The Best Age for Wisdom Teeth Removal
What is the best age for wisdom teeth removal? When it comes to wisdom teeth, you might have noticed that it is a common surgery for teens and young adults. The reasons why wisdom teeth removal is recommended at this age have much to do with the development of the wisdom teeth in the first place.
Wisdom teeth are the third molars, positioned all the way in the back. They are the last teeth to form and come into place. The age at which wisdom teeth begin to ‘erupt’ is typically between 14-18 years of age. Wisdom teeth get their name because they are typically noticed during the teen/young adult years, affectionately referred to as the “age of wisdom”.
Why do we remove wisdom teeth during the teen years?
The wisdom teeth form slowly over time. They start out as a tiny tooth ‘bud’ inside the jaw bone. As they develop, the crown of the tooth takes shape, and one of the last structures to fully form are the tooth roots. During the teen years, the wisdom teeth are growing behind the second molars. Often, there is not enough room for these large teeth to come in properly. They can become ‘impacted’, meaning they are not able to grow into the dental arch in a normal position. Often, they become trapped in the bone and malpositioned. This can lead to many of the problems we often see associated with wisdom teeth such as:
• Formation of cysts or tumors
• Inflammation/disease of the gum tissue
• Tooth decay and/or damage to adjacent teeth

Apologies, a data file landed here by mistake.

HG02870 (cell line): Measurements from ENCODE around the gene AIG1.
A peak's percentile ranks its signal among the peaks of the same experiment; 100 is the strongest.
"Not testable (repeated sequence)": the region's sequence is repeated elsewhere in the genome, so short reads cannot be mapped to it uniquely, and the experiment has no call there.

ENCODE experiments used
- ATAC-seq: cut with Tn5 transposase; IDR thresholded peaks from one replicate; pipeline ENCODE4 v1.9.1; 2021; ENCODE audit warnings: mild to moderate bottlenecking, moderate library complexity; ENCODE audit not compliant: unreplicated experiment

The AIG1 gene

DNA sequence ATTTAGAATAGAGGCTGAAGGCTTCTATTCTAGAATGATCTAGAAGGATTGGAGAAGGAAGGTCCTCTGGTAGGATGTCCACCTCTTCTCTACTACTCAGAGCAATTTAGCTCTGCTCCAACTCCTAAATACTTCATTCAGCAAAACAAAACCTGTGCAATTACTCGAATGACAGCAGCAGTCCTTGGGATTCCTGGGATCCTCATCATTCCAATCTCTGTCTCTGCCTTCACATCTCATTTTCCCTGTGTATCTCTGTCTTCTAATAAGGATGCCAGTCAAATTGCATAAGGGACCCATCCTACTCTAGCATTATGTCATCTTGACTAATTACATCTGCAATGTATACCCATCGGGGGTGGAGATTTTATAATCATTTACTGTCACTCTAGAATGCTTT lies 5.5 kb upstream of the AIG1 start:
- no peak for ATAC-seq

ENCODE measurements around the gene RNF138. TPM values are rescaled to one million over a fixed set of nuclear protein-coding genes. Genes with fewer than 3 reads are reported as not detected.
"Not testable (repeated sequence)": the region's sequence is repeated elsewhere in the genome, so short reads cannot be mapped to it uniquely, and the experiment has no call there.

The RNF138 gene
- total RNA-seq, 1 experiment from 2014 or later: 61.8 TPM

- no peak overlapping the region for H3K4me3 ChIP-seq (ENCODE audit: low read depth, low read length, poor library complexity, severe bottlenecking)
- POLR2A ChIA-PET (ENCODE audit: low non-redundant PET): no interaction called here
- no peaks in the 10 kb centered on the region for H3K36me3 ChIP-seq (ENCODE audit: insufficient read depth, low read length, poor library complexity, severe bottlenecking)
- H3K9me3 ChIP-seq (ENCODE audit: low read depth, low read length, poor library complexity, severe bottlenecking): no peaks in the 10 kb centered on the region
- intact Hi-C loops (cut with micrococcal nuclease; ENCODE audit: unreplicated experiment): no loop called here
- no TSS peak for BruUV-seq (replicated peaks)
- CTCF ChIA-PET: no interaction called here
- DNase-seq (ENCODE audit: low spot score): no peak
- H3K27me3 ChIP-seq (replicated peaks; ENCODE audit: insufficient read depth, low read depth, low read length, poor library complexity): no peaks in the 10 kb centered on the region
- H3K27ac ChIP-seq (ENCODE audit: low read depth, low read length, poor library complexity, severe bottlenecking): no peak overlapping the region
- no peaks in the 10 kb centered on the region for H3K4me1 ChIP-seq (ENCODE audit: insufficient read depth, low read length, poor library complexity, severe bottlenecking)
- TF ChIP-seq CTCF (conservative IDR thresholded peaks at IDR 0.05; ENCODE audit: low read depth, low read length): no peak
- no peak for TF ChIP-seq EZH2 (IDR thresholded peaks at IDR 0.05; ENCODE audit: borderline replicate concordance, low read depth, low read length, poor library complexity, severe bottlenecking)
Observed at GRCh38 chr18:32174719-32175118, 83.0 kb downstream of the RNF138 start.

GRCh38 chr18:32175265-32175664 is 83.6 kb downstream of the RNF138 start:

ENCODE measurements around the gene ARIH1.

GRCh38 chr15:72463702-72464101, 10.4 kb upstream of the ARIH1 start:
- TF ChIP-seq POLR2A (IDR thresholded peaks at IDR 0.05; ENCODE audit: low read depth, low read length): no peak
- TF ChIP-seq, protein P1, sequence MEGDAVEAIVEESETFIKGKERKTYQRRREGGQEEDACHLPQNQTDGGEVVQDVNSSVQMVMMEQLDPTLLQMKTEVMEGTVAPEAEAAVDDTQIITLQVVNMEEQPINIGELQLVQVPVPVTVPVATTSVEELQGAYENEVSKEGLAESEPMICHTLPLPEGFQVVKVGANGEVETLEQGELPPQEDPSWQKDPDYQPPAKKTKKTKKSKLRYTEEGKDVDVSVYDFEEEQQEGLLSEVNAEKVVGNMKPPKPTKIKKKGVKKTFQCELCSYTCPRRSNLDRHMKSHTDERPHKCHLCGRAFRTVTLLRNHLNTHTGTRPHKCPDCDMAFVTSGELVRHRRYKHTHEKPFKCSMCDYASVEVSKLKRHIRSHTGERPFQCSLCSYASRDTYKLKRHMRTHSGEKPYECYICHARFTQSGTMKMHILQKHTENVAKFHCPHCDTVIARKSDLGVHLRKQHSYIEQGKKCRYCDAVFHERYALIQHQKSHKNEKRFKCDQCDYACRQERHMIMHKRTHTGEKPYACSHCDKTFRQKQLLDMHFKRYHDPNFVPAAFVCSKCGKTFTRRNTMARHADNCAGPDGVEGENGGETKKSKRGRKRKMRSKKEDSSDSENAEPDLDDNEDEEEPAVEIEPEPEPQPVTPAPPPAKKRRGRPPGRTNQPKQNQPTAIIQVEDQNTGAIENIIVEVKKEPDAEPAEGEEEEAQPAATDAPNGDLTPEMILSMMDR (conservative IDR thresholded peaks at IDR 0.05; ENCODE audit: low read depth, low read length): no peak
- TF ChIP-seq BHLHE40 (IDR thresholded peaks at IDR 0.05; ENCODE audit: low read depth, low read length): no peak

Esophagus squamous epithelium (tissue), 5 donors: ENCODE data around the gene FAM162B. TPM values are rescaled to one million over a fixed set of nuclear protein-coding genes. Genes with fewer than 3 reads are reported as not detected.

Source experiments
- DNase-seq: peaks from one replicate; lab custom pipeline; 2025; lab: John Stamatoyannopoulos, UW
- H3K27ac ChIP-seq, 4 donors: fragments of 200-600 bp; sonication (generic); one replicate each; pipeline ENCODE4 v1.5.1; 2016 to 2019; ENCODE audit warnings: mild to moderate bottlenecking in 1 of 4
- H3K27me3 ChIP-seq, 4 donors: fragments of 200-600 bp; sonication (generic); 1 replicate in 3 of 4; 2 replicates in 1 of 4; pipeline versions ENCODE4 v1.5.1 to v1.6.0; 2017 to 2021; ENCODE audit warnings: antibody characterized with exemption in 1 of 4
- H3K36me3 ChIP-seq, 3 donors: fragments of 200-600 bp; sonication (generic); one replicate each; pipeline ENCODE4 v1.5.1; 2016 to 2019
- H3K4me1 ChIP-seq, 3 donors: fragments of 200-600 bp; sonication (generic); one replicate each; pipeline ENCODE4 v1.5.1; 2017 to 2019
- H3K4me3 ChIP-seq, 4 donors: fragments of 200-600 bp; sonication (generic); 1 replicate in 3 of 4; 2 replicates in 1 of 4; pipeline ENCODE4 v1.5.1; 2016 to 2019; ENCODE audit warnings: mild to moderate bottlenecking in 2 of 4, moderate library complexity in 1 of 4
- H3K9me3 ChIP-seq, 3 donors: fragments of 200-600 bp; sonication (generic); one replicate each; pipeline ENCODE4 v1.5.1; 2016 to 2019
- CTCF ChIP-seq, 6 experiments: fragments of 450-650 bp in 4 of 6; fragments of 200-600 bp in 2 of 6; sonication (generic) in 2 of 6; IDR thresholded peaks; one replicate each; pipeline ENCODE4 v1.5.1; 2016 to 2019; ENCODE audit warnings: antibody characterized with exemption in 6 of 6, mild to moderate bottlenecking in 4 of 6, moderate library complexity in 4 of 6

During the teen years and into early adulthood, the wisdom teeth and roots are not fully formed. The bone in this area is also more pliable. Removing problematic wisdom teeth at this stage is proven to be ideal, as it results in a simpler, more predictable surgical procedure, less trauma and a faster recovery. The ideal age to remove wisdom teeth is between the ages of 14-25.
As we mature, the wisdom teeth continue to grow and develop. The roots become fully formed and the bone begins to become less pliable. The tooth roots lengthen, and can begin to encroach on vital anatomical structures, such as nerves in the jaw. While it is still safe to remove wisdom teeth once the roots are fully formed, waiting until middle age can increase the chances of a more difficult recovery, as well as increase the chance of complications such as pain, infection and injury to nerves/vital structures.
Most dentists recommend removal of problematic wisdom teeth between the ages of 14-25 in order to prevent the progression of dental disease, ensure fewer surgical complications and an easier recovery for patients. Problematic wisdom teeth that are left untreated can result in a variety of dental conditions that can require more extensive (and expensive) surgery or treatment in the future.
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